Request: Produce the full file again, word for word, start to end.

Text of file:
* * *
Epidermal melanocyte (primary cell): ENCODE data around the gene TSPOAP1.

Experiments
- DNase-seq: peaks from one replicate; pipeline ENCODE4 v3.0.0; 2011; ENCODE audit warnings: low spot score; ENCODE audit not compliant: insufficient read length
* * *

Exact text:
Epidermal melanocyte (primary cell): ENCODE data around the gene TSPOAP1.

Experiments
- DNase-seq: peaks from one replicate; pipeline ENCODE4 v3.0.0; 2011; ENCODE audit warnings: low spot score; ENCODE audit not compliant: insufficient read length